Lyft has an estimated 30 per cent market share, operating in almost 650 cities across the United States and Canada, and also has scooter and bike hire investments. While it’s still unprofitable, Lyft has growing revenues, similar to many tech companies.
Other IPOs on the horizon?
Globally, there’s plenty of speculation this could be an unprecedented year for IPOs, while the market sits at record highs and venture capital investors want to exit some investments.
The rest of 2019 could see listings from the likes of co-working business WeWork, trading application Robinhood and accommodation platform Airbnb.
Chinese e-commerce mammoth Alibaba is strongly rumoured to expand its business by co-listing on the Hong Kong exchange, after its successful New York Stock Exchange listing.
Saudi Arabian oil giant Aramco signalled a listing back in 2016, with a potential valuation as high as US$2 trillion. The move was ultimately delayed, reportedly due to oil prices and environmental concerns. If completed, this would be the biggest IPO in history, but reports suggest this offer may now be as far off as 2021.
Experienced traders could consider taking their own view on these new IPO firms by buying into the disruption technologies or considering shorting them, due to their being unprofitable.
Shorting means to sell an asset on the expectation its value will to go down, so it can be purchased again at a cheaper price.
Otherwise, investors can just watch from a distance and stick to the proven names.
Noteworthy Kiwi IPOs in 2019
Cannasouth: Not Hot
Medicinal cannabis company Cannasouth is the newest member to the New Zealand Stock Exchange (NZX). It raised NZD$10 million in June for research and operations to further capitalise on opportunities in this growth sector.
The organisation had a rough start as a public company. It opened at 50c and an NZD$50 million valuation, but share prices dropped as low as 36c within the first day.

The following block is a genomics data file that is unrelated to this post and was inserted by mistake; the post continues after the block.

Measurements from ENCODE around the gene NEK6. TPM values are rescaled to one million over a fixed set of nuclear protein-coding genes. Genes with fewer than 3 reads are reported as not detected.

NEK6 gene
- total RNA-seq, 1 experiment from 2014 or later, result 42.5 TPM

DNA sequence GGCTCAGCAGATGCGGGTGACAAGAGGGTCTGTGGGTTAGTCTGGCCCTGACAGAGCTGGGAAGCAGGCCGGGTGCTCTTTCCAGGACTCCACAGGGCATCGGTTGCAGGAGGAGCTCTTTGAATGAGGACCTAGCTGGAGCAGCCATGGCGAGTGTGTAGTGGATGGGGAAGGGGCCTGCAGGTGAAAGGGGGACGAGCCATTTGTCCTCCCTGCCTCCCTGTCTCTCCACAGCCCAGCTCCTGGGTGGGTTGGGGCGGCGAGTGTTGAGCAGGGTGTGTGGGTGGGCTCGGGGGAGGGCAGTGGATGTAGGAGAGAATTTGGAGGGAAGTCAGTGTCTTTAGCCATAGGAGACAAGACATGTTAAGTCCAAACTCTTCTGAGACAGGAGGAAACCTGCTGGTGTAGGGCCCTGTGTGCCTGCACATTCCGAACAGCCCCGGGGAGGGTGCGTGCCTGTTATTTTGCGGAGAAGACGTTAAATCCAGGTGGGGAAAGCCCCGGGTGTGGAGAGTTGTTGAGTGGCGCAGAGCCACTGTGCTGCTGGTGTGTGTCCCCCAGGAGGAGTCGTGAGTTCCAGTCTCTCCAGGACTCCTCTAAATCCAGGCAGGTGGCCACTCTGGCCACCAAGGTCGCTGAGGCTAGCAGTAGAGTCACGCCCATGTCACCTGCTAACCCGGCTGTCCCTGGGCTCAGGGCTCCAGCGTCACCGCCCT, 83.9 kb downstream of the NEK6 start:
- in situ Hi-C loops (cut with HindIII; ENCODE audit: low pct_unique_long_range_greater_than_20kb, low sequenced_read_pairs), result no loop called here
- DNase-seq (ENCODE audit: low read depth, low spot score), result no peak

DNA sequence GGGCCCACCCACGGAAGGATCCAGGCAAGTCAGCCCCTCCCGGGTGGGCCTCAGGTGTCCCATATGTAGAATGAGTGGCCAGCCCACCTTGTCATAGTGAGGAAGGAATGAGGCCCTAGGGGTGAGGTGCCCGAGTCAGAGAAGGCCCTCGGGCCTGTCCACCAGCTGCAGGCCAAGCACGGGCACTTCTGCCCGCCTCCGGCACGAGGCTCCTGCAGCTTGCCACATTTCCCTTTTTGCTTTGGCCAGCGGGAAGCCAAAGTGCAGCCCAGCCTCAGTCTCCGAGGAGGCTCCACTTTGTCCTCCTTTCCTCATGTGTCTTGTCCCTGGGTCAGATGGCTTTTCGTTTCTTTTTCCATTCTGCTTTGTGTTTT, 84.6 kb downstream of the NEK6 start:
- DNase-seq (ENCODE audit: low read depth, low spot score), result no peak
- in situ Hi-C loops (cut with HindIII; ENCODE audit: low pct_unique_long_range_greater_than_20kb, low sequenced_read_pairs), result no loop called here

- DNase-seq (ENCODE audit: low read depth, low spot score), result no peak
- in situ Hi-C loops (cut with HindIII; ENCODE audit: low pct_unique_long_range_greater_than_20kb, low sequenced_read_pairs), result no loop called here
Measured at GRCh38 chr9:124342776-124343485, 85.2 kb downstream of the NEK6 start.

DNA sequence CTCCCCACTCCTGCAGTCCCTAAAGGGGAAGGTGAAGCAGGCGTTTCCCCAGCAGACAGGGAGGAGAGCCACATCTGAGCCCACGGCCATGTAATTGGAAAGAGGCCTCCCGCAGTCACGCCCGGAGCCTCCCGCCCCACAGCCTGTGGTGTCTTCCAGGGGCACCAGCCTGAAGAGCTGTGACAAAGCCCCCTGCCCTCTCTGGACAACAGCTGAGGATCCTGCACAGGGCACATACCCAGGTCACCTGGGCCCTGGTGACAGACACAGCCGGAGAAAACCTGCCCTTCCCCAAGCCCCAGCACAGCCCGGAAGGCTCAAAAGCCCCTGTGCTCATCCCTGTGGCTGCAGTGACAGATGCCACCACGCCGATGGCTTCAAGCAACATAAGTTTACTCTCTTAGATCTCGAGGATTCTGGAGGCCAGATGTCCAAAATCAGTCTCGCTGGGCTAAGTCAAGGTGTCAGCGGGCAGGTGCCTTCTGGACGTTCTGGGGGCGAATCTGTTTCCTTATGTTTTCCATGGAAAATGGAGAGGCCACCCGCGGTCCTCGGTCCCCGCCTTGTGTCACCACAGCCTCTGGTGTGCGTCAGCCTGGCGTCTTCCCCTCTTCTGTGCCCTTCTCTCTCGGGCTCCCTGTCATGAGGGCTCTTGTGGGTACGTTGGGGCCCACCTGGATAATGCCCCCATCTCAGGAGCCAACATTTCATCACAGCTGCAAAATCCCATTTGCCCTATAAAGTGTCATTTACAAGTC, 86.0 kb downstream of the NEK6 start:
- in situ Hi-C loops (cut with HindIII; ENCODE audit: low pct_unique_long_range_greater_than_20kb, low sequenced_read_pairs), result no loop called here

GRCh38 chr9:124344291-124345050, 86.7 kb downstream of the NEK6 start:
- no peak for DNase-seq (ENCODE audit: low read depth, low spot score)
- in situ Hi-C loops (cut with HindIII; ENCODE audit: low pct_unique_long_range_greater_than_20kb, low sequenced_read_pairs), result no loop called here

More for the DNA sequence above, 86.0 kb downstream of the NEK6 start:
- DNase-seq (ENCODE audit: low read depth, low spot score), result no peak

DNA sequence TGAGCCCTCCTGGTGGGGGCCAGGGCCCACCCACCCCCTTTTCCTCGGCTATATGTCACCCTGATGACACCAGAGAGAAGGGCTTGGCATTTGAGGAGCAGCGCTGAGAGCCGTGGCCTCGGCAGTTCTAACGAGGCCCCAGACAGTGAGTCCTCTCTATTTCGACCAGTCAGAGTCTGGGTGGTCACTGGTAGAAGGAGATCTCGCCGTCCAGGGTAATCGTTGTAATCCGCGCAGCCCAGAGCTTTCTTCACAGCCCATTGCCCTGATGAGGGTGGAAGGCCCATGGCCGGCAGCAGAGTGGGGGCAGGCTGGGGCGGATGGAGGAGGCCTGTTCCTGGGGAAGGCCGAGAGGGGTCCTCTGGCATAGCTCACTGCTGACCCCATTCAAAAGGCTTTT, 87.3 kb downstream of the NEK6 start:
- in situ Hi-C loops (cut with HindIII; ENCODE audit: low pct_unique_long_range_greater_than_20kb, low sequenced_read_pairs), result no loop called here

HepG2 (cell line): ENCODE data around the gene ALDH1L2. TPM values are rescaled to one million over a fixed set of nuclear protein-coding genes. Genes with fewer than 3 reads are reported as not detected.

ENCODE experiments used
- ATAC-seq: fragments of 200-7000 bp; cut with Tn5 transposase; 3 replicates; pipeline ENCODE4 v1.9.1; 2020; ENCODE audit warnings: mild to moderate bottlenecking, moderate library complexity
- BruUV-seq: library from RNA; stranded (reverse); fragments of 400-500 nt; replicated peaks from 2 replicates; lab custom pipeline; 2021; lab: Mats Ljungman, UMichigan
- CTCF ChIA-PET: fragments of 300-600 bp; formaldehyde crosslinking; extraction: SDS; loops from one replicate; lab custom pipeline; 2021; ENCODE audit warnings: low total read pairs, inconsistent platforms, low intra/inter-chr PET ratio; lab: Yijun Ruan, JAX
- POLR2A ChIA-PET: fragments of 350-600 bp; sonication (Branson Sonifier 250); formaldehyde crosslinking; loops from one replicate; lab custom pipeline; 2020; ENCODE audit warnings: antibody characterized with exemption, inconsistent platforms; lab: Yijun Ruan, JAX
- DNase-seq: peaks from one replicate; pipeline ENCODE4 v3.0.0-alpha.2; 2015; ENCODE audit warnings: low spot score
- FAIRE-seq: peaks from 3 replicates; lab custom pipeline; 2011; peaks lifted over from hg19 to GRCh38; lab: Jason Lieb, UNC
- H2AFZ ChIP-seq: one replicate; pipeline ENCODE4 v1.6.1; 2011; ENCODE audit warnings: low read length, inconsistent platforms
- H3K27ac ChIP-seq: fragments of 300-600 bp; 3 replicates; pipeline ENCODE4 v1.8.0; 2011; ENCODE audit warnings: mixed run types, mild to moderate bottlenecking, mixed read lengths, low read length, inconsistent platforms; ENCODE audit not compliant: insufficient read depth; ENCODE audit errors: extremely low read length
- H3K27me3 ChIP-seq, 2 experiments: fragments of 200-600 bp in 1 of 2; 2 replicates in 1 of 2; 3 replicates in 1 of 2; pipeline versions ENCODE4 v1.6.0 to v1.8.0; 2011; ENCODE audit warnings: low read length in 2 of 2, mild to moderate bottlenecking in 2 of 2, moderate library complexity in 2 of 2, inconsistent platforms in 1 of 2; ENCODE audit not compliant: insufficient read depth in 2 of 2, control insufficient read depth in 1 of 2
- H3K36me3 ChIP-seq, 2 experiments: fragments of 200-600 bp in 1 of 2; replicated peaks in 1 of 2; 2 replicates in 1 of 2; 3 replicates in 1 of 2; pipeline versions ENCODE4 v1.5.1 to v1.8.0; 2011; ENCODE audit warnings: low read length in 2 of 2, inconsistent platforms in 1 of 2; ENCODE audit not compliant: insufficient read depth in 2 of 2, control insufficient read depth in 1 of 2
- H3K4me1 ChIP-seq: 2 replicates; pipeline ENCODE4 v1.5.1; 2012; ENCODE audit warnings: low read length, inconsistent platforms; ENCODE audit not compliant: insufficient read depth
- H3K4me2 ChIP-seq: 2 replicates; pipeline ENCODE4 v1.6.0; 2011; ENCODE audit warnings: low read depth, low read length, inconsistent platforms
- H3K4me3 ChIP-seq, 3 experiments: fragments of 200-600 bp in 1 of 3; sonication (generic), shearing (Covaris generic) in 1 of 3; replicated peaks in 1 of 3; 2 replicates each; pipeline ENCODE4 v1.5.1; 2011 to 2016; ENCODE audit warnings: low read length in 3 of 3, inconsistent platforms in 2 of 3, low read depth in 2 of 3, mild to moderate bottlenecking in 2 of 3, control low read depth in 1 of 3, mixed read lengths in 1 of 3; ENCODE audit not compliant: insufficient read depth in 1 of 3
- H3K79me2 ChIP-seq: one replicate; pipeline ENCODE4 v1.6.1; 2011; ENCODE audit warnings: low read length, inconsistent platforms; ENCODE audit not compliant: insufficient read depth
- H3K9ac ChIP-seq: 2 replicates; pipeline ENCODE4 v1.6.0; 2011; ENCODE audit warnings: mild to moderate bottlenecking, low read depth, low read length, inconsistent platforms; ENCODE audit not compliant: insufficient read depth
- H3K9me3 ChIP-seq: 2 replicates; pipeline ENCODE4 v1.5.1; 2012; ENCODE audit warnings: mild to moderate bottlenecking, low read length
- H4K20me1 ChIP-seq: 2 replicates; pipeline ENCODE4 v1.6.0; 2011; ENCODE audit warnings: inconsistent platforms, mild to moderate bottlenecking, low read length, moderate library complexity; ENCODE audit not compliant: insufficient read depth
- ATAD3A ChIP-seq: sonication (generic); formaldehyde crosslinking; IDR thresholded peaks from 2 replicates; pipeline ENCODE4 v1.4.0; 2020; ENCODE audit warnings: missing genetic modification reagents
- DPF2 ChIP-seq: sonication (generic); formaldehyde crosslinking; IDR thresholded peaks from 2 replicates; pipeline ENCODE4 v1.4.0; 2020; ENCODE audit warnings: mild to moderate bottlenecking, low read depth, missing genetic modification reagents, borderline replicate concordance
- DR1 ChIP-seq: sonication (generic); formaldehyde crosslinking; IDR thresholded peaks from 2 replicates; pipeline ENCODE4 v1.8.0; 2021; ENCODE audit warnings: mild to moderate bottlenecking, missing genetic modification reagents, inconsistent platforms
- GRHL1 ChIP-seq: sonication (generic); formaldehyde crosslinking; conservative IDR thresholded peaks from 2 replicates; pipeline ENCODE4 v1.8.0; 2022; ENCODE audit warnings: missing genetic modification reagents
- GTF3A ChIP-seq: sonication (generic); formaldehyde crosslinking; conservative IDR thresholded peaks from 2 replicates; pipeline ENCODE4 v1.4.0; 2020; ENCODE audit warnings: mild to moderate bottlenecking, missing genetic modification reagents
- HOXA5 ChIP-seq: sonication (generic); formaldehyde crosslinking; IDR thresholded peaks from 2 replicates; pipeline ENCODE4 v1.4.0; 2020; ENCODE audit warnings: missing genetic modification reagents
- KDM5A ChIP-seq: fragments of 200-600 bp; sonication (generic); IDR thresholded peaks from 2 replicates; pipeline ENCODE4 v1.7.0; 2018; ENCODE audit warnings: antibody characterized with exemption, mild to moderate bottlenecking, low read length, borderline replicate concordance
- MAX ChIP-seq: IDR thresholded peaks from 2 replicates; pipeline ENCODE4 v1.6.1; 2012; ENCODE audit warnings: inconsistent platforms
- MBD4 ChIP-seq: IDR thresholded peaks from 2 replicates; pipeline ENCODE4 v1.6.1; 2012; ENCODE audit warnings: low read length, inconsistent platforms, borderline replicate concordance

With proposed legislation changes and a flood of companies looking to list on the stock market, cannabis has been one of this year’s hottest investment sectors.
Next year’s local referendum is sure to create more interest from investors.
There are other Kiwi companies too in the cannabis space – Hikurangi Enterprises, Helius Therapeutics, Setek Therapeutics, NUBU and Zeacann, plus hundreds offshore.
Napier Port: Watch This Space
A new, local utility company is about to enter the NZX. Set to list in late August, Napier Port is looking to raise up to NZD$234 million. It’s selling off 45 per cent of the company to the public, with Hawke’s Bay Council retaining 55 per cent ownership.
Hawke’s Bay residents have first dibs in the IPO allocation of their local company, and hope to see the same success as the New Zealand-listed Port of Tauranga.
The funds raised in the public offering will be partly used to fund a new 350-metre wharf, which hopes to help ease congestion and increase revenue.
One concern has been the recent downward trend in log prices and China imports. With logs representing 55 per cent of exports for the port, this should be a major consideration for investors.
Published 22 August 2019
This article does not contain any financial advice and has not taken into account any particular person’s circumstances. Before relying on it, we recommend you speak with a financial adviser. This story reflects the views of the contributor only. Content comes from sources that we consider are accurate, but we do not guarantee that the content is accurate.